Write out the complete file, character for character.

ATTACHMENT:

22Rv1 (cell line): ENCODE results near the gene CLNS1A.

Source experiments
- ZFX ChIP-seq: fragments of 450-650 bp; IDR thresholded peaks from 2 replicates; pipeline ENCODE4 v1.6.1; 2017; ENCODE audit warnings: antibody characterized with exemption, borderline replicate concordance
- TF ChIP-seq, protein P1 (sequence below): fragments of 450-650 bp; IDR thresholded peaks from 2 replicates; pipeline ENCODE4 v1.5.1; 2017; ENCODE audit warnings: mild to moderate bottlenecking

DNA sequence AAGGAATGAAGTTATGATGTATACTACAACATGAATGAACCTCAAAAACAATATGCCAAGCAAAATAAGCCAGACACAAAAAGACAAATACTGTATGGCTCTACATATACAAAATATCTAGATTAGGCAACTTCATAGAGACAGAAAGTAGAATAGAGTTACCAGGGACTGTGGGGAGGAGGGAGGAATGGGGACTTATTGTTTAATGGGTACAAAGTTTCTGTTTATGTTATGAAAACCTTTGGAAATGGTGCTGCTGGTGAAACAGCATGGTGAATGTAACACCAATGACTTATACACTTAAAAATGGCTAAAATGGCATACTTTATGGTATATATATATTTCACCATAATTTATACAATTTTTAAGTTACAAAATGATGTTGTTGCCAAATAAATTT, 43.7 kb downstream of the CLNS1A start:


22Rv1 (cell line): ENCODE results near the gene CLNS1A.

Source experiments
- ZFX ChIP-seq: fragments of 450-650 bp; IDR thresholded peaks from 2 replicates; pipeline ENCODE4 v1.6.1; 2017; ENCODE audit warnings: antibody characterized with exemption, borderline replicate concordance
- TF ChIP-seq, protein P1 (sequence below): fragments of 450-650 bp; IDR thresholded peaks from 2 replicates; pipeline ENCODE4 v1.5.1; 2017; ENCODE audit warnings: mild to moderate bottlenecking

DNA sequence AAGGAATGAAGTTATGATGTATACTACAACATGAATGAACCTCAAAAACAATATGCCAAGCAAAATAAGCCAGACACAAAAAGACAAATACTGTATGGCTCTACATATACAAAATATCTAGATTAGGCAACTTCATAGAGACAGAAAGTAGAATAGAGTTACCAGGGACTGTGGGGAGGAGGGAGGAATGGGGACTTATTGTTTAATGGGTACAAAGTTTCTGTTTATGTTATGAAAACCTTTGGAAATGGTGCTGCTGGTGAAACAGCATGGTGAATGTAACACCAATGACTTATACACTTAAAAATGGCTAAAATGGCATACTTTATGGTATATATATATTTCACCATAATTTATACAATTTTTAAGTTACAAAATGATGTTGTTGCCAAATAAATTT, 43.7 kb downstream of the CLNS1A start: